Wednesday morning I decided to run the Yankee Doodle Dash route as a practice run for tomorrow's 10K.
This was hardly a daring move. The race route is almost identical to the basic run I do several times a week, except starting and ending at the Y instead of my house. So actually, with the added distance to and from home, plus the entire 6.2 mile run, I ended up with just under eight miles (7.94) on Wednesday. (Since there are 5,280 feet in a mile, that would mean I was 316.8 feet shy of eight miles, which would be—trust me on this—somewhat less than a full block as measured in my town. I figure I walked that much extra going in and out of the hospital where I stopped to use the bathroom. So I'm giving myself eight miles for the day. Much easier mathematically as well.)
I am completely incapable of running at race pace in other than true race situations. Also, I didn't want to use up all my juice for Friday in advance. But I did make an effort to run a bit faster than I might on a typical morning run. Then I checked my watch beginning and end to find out how long it really takes me to run 10K at a non-race pace.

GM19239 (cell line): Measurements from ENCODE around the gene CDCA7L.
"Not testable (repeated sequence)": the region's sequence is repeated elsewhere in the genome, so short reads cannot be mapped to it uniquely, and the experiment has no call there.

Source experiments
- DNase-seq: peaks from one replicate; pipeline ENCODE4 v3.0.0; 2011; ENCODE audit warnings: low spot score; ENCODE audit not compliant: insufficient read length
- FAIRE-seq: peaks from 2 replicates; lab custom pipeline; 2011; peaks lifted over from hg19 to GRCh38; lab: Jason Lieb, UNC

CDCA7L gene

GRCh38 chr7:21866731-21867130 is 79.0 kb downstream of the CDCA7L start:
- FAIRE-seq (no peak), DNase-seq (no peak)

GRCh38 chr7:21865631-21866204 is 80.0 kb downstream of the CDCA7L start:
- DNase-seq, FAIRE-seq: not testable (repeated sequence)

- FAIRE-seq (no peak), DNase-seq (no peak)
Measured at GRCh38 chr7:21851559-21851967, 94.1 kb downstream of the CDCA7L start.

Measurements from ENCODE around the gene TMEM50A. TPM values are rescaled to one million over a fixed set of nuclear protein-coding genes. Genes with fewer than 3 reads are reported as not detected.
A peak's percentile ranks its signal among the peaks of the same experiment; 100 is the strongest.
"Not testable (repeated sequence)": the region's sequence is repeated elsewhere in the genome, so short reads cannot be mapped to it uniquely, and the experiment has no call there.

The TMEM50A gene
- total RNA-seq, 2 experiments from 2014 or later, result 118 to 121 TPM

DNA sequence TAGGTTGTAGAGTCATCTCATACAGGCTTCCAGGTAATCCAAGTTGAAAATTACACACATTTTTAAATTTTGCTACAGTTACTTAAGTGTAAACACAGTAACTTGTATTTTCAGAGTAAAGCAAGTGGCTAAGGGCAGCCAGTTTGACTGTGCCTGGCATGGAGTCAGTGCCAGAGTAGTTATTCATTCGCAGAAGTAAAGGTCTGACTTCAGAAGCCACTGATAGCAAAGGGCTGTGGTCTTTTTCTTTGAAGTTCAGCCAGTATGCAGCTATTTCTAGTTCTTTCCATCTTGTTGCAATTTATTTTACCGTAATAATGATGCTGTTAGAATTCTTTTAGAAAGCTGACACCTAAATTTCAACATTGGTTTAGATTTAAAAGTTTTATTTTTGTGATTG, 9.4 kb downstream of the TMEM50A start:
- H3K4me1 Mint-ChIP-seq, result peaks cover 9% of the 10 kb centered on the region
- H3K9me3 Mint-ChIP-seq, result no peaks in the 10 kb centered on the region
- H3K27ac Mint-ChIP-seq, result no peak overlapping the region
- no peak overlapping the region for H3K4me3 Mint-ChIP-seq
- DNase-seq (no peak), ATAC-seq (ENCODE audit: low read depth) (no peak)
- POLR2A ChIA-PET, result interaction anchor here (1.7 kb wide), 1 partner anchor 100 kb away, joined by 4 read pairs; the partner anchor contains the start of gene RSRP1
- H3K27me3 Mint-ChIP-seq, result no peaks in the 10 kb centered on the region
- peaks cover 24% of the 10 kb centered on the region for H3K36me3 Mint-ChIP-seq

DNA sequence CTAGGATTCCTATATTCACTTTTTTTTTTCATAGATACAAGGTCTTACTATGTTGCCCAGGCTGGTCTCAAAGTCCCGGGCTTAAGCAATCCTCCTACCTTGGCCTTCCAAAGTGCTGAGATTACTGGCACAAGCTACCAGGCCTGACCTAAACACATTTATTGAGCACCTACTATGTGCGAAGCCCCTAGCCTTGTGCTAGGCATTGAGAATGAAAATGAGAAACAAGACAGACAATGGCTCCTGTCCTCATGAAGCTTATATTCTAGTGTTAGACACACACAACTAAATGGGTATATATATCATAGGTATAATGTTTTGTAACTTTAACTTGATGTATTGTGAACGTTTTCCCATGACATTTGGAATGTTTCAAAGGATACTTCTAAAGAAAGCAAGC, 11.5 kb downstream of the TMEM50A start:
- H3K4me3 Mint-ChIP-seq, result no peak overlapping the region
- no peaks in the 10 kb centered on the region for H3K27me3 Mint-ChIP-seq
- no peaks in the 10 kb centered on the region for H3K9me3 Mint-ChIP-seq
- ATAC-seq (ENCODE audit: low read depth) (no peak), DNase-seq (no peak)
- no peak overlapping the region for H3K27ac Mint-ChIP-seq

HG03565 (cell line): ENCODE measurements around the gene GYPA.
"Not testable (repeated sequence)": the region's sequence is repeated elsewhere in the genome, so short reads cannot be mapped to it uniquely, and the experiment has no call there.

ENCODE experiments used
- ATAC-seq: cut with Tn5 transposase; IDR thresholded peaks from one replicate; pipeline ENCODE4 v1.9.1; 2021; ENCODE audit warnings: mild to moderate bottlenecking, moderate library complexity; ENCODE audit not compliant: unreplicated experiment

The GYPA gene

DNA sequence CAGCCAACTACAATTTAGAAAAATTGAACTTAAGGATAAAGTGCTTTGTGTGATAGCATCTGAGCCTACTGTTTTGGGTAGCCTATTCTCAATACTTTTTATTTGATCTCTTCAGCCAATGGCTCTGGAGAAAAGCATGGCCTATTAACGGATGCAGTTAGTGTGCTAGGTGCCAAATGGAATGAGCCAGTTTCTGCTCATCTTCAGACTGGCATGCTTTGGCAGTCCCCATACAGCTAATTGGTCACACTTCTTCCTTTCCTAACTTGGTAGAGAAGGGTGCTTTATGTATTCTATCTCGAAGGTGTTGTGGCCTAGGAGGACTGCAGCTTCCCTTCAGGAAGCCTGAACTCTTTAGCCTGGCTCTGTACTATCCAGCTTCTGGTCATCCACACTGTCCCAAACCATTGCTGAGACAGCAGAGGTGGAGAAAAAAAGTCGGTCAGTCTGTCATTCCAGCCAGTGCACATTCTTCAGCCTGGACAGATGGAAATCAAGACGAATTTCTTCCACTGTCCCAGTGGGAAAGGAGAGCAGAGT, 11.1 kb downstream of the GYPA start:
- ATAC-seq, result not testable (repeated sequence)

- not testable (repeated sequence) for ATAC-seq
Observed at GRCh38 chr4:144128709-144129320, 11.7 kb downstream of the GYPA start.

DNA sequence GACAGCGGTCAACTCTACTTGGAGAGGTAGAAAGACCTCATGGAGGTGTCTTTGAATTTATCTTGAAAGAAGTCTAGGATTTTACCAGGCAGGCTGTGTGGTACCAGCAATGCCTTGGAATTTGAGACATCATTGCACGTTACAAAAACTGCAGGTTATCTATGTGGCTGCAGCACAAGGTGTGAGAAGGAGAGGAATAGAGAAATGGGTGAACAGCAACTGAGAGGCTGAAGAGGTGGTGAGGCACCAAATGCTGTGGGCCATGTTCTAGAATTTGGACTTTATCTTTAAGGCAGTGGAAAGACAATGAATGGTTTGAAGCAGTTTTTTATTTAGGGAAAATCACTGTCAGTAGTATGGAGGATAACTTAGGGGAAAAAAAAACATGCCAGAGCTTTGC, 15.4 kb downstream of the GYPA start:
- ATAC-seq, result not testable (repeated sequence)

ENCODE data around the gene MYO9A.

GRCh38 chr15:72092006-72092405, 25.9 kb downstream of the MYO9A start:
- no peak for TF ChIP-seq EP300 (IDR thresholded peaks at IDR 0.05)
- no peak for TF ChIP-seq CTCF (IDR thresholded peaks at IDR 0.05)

The answer: one hour. Obviously this is not a precise figure, but it's a pretty good estimate. Caveat: this was after subtracting the 4 or 5 minutes that it took me to get in and out of the bathroom (and I did check my watch on that). Caveat in my favor: I did not subtract the time I spent waiting for lights to change. There were several, although none of them were a long wait. The longest light, on Everett Avenue, I managed to catch pretty close to green both ways (the walk sign was gone but I sprinted across before the countdown of seconds ended).
That gave me an average pace of approximately 9:40 per mile, about a minute per mile slower than I would expect to do in a 10K race.
Or so I hope.
Why I even worry about that, I don't know. I've never done a 10K slower than nine minutes per mile. My last two 10K's, in one weekend, were both under 54 minutes. There is nothing about yesterday, today, or tomorrow that would make me think anything different would happen now.
And yet I wonder. (Actually I'm starting to make myself paranoid!) Okay, instead of rationalizing and trying to understand the mysteries of race course adrenaline, I am just going to relax and rest for the last few hours before tomorrow morning comes.
And continue trying to figure out the Garmin.
Should make for a good night's sleep.